In this longer-format paper we examine in detail the record of basaltic rocks preserved in the continental crust, building on the weighted bootstrap resampling procedure of Keller and Schoene, 2012. A range of rapid trace element variations in the basaltic record can be explained as a result of mantle melting systematics (changing partition coefficients as a result of Grt and Cpx-out). Both trace element signatures of slab fluid input and major element signatures of calc-alkaline vs tholeiitic differentiation are remarkably stable and consistently arc-like, strongly suggesting the occurence of subduction and plate tectonics throughout the preserved rock record (back to at least 3.85 Ga). While some non-plate tectonic models may produce some flux melting, a virtually constant proportion of flux to decompression melting in the preserved continental record is a tall order for any non-plate model for Archean tectonics.
Basaltic magmas constitute the primary mass flux from Earth’s mantle to its crust, carrying information about the conditions of mantle melting through which they were generated. As such, changes in the average basaltic geochemistry through time reflect changes in underlying parameters such as mantle potential temperature and the geodynamic setting of mantle melting. However, sampling bias, preservation bias, and geological heterogeneity complicate the calculation of representative average compositions. Here we use weighted bootstrap resampling to minimize sampling bias over the heterogeneous rock record and obtain maximally representative average basaltic compositions through time. Over the approximately 4 Ga of the continental rock record, the average composition of preserved continental basalts has evolved along a generally continuous trajectory, with decreasing compatible element concentrations and increasing incompatible element concentrations, punctuated by a comparatively rapid transition in some variables such as La/Yb ratios and Zr, Nb, and Ti abundances approximately 2.5 Ga ago. Geochemical modeling of mantle melting systematics and trace element partitioning suggests that these observations can be explained by discontinuous changes in the mineralogy of mantle partial melting driven by a gradual decrease in mantle potential temperature, without appealing to any change in tectonic process. This interpretation is supported by the geochemical record of slab fluid input to continental basalts, which indicates no long-term change in the global proportion of arc versus non-arc basaltic magmatism at any time in the preserved rock record.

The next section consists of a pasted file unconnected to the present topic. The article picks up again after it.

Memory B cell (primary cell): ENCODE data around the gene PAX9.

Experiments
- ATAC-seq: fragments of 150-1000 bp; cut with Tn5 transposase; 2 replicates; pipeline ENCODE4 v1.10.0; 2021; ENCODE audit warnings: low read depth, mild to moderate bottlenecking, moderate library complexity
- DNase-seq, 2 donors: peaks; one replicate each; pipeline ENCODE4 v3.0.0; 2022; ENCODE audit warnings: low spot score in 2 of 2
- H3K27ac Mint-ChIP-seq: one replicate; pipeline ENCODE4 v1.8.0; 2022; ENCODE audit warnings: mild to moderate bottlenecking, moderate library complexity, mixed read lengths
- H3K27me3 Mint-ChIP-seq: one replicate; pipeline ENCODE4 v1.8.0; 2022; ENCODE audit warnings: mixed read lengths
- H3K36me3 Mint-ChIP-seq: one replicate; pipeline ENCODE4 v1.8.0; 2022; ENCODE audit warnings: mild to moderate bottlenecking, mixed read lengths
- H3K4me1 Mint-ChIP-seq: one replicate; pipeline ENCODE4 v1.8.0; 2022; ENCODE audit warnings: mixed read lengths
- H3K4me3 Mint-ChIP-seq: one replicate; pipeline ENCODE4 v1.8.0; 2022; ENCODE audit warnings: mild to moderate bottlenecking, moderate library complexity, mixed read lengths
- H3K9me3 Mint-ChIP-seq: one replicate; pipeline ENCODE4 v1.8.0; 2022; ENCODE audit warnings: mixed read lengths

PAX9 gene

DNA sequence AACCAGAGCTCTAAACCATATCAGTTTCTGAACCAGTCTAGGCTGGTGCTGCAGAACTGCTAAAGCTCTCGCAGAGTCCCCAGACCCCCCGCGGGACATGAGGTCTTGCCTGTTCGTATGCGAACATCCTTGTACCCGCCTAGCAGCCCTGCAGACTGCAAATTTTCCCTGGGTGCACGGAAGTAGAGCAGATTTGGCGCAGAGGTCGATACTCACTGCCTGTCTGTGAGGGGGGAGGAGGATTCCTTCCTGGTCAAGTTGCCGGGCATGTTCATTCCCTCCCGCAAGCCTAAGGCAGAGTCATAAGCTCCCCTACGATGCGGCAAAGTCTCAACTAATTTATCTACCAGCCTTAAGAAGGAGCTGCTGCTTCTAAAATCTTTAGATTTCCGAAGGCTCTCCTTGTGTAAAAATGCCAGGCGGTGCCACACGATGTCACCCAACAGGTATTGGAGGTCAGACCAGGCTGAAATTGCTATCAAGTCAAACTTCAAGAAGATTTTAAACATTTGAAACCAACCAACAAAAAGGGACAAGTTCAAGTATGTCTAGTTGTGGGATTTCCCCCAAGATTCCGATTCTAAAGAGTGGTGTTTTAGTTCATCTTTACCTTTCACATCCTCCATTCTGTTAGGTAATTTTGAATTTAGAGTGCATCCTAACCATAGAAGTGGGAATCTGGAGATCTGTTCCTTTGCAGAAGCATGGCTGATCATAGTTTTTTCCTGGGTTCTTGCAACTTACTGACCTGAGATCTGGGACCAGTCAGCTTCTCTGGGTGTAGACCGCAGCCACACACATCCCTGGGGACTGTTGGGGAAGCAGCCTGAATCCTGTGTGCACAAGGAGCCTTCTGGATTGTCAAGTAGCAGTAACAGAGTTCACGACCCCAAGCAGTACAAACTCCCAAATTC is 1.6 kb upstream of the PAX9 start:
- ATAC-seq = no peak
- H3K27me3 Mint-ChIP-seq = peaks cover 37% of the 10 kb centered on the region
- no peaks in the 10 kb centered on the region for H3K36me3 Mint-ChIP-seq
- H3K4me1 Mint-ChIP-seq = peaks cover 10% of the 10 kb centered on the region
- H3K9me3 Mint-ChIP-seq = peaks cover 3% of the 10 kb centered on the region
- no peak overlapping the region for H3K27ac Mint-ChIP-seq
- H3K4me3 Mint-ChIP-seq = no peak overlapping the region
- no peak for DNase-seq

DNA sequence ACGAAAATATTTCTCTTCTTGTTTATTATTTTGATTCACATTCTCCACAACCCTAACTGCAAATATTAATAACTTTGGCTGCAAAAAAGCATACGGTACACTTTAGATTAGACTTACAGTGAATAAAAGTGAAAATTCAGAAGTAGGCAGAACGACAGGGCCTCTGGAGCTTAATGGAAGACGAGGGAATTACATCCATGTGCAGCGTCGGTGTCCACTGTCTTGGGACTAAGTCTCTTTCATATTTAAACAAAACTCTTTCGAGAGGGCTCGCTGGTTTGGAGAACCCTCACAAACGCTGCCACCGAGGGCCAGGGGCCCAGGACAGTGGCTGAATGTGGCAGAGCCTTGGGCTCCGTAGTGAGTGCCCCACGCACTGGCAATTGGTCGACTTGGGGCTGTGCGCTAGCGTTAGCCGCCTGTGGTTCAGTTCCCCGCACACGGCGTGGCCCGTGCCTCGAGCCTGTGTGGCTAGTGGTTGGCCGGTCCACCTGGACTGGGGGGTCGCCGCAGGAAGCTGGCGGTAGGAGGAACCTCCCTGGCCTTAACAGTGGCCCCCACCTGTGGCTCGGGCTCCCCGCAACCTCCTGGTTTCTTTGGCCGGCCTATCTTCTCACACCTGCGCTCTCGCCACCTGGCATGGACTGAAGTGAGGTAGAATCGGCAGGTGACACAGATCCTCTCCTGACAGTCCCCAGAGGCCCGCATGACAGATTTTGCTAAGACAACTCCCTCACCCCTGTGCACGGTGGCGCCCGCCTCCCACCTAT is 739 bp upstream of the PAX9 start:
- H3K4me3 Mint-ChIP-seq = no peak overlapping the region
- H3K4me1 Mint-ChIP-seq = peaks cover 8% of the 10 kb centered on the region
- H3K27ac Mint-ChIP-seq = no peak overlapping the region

Keller, C.B. & Schoene, B. (2018). Plate tectonics and continental basaltic geochemistry throughout Earth history. Earth and Planetary Science Letters 481, 290–304.